* See Internal Revenue Code S. 877A(g)(1) which describe the “dual citizen at birth” and the “relinquishment before age 181/2” exceptions.

Net worth is based on the value of all your property. Foreign pensions are included in property. Is non-U.S. “Social Security” included? “Social Security” is a creation of statute. “Social Security can be taken away by changing or repealing the statute.

Because “pensions” are based on a “contractual” right to receive the pension they are included as “property”. If your employer doesn’t pay the pension you are owed you have the right to sue.

Because “social security” is created by statute and can be taken away by statute it is NOT “property”.

Specified Foreign Financial ASSETS – “Non-U.S.” Social Security and Form 8938 …

When it comes to “non-U.S.” Social Security (think Canada Pension Plan) created by statute, the IRS says:

(This makes sense because “Social Security” which is created by statute is NOT property!)

But, when it comes to “foreign pensions” which were created by contract, the IRS says:

(This makes sense because the “pension” is a contractual right and is therefore property.)

Is the Australian Superannuation a Foreign “Social Security Type” plan? – Are Australian “Poorer Than They Think?”

See the post referenced in the above tweet.

Well, the “compliance industry” actually creates the law.** Perhaps the “compliance industry” in Australia should simply take the position that Australian Superannuation is the equivalent of “U.S. Social Security”. The U.S. Australian tax treaty would then exempt it from U.S. taxation.

Article 18(2) of the U.S. Australia Tax Treaty reads:

(2) Social Security payments and other public pensions paid by one of the Contracting States to an individual who is a resident of the other Contracting State or a citizen of the United States shall be taxable only in the first-mentioned State.

Important question indeed! Whether Australians are subject to asset confiscation the S. 877A “Exit Tax”,  may depend on the answer to this characterization/question.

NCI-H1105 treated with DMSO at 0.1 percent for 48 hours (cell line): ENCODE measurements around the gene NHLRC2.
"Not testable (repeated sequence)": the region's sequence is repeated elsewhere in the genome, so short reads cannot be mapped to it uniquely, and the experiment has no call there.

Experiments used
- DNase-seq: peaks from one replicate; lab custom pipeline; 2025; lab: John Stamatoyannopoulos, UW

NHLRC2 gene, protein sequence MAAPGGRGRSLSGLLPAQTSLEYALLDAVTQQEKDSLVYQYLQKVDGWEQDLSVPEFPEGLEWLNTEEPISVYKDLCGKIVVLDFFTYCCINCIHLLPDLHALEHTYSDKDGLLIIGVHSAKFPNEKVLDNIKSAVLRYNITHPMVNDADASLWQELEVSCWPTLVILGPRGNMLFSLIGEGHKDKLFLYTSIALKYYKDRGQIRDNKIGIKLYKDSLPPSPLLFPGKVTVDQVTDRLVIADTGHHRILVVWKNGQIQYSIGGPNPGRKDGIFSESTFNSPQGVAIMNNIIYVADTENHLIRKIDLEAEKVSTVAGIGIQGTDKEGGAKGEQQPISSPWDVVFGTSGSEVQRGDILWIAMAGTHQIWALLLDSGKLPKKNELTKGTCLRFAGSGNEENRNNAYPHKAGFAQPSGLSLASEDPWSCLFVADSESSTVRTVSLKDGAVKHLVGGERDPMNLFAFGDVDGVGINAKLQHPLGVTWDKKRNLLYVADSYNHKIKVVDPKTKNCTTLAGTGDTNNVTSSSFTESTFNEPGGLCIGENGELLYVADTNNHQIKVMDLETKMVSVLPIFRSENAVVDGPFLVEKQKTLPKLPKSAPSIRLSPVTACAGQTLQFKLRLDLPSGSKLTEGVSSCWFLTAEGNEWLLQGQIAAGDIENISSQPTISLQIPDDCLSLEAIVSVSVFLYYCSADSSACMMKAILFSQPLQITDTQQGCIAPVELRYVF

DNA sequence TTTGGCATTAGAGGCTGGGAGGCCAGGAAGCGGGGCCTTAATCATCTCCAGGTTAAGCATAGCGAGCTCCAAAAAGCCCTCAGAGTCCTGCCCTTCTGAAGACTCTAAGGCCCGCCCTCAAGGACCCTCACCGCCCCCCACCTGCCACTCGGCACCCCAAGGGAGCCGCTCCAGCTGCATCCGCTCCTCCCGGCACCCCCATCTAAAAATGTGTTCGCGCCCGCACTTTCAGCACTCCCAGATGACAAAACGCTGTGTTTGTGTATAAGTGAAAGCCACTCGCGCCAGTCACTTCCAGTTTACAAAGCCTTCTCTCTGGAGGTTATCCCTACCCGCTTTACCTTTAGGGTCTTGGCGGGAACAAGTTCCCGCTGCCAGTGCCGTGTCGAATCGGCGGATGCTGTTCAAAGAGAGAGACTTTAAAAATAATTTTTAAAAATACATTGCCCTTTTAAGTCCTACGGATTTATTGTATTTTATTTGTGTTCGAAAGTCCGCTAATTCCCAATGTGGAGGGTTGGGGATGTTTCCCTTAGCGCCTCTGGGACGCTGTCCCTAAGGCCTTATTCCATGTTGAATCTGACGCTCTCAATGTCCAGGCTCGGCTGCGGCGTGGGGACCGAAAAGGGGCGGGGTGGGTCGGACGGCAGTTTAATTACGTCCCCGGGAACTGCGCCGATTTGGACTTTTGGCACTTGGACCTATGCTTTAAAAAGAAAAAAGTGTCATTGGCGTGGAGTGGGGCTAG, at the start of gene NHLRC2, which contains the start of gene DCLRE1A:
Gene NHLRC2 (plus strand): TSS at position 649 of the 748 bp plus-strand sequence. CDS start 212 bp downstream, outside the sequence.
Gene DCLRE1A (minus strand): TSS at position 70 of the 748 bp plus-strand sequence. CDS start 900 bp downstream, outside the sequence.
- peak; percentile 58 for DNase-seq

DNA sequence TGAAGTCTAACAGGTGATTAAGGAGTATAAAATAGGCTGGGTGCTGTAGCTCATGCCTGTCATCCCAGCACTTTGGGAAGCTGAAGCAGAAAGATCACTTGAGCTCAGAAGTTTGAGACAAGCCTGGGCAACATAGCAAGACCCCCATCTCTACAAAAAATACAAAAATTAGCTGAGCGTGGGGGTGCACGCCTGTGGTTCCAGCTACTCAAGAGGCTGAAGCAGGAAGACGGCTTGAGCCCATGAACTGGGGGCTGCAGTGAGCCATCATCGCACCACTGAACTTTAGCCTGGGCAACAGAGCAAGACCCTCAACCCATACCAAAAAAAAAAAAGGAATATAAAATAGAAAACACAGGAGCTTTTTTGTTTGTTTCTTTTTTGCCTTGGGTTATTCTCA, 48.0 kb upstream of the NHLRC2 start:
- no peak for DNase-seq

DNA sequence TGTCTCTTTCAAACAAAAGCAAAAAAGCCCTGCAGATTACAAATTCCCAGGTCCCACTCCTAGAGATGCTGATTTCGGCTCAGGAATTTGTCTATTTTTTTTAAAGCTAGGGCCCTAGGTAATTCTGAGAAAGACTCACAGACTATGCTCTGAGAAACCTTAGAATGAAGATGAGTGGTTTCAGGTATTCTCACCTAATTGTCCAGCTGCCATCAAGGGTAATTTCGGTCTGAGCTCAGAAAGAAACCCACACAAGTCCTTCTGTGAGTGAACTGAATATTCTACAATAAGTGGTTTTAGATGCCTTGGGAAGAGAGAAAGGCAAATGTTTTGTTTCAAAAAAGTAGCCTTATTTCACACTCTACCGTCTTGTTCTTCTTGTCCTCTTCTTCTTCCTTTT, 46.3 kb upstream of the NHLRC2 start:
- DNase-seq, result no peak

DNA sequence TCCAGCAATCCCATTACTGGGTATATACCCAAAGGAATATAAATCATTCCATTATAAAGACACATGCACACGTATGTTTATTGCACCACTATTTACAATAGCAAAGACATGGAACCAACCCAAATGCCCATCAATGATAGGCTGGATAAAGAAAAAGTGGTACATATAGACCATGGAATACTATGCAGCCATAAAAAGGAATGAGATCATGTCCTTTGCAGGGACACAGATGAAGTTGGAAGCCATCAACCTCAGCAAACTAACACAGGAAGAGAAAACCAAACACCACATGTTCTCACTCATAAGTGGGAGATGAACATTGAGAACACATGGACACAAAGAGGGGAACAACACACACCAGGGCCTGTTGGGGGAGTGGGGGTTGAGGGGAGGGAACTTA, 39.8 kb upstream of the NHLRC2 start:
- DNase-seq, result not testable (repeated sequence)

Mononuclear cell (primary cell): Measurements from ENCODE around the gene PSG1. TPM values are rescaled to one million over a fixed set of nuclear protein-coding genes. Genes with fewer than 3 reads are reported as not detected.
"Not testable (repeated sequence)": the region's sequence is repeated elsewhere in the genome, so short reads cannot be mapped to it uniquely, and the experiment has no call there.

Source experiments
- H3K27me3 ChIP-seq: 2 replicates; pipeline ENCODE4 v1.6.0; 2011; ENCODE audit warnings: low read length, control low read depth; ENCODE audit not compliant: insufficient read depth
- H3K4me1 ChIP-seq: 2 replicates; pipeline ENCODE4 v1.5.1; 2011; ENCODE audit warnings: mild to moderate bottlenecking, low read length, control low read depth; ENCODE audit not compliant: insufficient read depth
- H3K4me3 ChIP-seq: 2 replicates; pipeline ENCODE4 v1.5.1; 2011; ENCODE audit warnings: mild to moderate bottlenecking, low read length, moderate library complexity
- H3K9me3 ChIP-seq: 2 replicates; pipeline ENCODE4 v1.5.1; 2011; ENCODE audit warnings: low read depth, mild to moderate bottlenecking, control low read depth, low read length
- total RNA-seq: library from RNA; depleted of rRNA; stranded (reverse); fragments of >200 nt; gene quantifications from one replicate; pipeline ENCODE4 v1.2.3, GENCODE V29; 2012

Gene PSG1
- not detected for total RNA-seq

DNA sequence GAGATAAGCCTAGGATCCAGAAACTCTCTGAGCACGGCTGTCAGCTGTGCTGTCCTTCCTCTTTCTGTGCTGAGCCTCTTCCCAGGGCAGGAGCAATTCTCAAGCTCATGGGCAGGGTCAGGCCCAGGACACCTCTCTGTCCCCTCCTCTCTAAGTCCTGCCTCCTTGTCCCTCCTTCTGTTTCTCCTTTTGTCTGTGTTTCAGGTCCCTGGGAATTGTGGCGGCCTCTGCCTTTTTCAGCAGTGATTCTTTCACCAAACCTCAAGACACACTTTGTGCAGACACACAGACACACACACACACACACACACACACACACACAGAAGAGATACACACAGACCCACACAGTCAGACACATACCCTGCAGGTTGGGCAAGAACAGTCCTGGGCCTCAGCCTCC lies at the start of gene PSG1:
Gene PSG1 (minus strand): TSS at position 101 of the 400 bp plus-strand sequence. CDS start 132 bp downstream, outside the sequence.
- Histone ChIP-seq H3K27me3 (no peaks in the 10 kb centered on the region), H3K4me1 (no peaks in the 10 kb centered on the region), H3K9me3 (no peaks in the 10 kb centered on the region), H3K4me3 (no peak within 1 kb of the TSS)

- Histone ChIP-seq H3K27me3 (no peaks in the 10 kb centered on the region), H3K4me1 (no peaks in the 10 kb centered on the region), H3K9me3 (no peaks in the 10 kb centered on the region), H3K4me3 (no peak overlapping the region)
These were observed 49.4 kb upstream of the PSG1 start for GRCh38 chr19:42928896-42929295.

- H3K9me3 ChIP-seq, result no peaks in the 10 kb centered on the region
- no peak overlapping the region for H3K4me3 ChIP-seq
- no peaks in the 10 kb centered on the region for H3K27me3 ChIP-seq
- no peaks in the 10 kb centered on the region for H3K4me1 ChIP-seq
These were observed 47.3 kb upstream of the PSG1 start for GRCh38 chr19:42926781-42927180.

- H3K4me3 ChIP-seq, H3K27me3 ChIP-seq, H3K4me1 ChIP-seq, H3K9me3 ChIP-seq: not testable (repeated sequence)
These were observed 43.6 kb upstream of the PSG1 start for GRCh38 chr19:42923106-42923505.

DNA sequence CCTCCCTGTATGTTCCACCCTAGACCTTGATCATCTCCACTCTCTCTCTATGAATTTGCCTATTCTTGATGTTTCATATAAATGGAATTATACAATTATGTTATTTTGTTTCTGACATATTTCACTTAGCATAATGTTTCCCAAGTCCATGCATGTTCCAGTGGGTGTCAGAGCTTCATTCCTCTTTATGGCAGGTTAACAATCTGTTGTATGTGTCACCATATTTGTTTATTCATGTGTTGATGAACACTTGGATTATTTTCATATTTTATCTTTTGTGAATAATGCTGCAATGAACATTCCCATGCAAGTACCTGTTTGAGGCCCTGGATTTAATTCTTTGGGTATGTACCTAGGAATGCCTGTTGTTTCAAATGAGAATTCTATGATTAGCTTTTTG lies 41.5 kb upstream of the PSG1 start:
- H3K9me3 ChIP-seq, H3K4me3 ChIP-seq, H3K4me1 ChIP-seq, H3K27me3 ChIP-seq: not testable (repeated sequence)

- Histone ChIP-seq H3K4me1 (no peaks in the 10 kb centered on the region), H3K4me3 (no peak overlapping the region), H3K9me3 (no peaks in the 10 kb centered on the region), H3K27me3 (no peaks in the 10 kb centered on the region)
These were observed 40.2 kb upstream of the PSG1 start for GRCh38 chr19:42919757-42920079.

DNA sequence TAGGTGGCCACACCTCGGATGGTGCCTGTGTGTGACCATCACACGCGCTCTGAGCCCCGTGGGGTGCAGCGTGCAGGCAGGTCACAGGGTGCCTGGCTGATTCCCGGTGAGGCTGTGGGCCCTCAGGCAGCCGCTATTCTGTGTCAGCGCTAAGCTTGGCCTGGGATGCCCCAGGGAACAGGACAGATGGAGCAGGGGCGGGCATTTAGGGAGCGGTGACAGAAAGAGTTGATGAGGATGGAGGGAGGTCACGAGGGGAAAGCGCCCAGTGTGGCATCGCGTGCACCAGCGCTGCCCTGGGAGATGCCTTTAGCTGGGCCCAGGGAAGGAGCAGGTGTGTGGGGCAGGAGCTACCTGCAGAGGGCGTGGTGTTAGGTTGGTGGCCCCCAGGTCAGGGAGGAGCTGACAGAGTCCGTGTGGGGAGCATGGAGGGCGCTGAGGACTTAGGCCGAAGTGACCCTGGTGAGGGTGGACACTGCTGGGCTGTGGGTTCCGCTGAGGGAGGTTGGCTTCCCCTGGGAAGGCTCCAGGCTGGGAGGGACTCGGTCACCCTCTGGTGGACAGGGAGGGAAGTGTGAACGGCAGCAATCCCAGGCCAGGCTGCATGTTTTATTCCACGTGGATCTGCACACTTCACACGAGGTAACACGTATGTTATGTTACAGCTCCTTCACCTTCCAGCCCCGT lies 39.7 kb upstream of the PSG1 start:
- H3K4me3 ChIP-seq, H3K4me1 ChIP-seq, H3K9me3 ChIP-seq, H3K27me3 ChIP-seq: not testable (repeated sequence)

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** In a recent post discussing the death of Dr. Pinheiro and the various “branches” of the U.S. tax compliance system, I identified brach 3 as follows:

Branch 3: The Tax Professionals – These include lawyers, CPAs, Enrolled Agents, and tax preparers. The latter two are specifically licensed by the IRS.

 What needs to be understood is that:

  1. U.S. tax laws are NOT enforced by the IRS as much as they are enforced by the “Tax Professionals”.
  2. The “Tax Professionals” “create” the interpretation of various laws by how they respond to them. (There is a reason that nobody knew about PFICs prior to 2009.) Is a TFSA really a “foreign trust”? Are the S. 877A Exit Tax rules retroactive?
  3. Tax Professionals are NOT independent of the IRS and depend on the IRS for their livelihoods.
  4.   Tax Professionals are also subject to Circular 230 which is the “Rules of Practice” before the Internal Revenue Service.

Understand that very very few “tax professionals” inside the United States know anything about U.S. taxation of its citizens abroad. This is a complex area that is highly specialized.

This is why your choice of tax professional matters very much! Tax Professionals  are NOT all the same. The fact that they are a licensed EA, CPA or lawyer is completely irrelevant. Some of them understand this stuff and some don’t. When it comes to “International Tax”, there is an exceptionally long learning curve. Regardless of their intention, tax professionals have, through their possible ignorance, possible incompetence and almost certain desire to “get along with the IRS”, the potential to completely destroy you!

Food for thought!

John Richardson

The “Exit Tax”: Dual US/Canada citizen from birth, no Canada citizenship today = no exemption to US “Exit Tax”

The above tweet references a “guest post” written by Dominic Ferszt of Cape Town South Africa. The post demonstrates how the “dual citizen from birth” exemption to the S. 877A “Exit Tax” relies on the citizenship laws of other nations. In some cases those laws of other nations are arbitrary and unjust. If these laws were U.S. laws, they might violate the equal protection and/or due process guarantees found in the United States constitution. For example, Mr. Ferszt describes how the “dual citizenship exemption” to the “Ext Tax” is dependent on South African “Apartheid Laws”. He describes a situation where a “black” U.S. citizen from birth is denied the benefits of the dual citizen exemption to the Exit Tax, which are available to a “white” dual citizen from birth. (During the “Apartheid Era” Blacks were not entitled to South African citizenship.)

So, what’s the S. 877A “Exit Tax”  dual citizen exemption and how does it work?

The dual citizen exemption, which I have discussed in previous posts,  is found in Internal Revenue Code S. 877A(g)(1)(B) and reads:

(B) Exceptions An individual shall not be treated as meeting the requirements of subparagraph (A) or (B) of section 877(a)(2) if—
(i) the individual—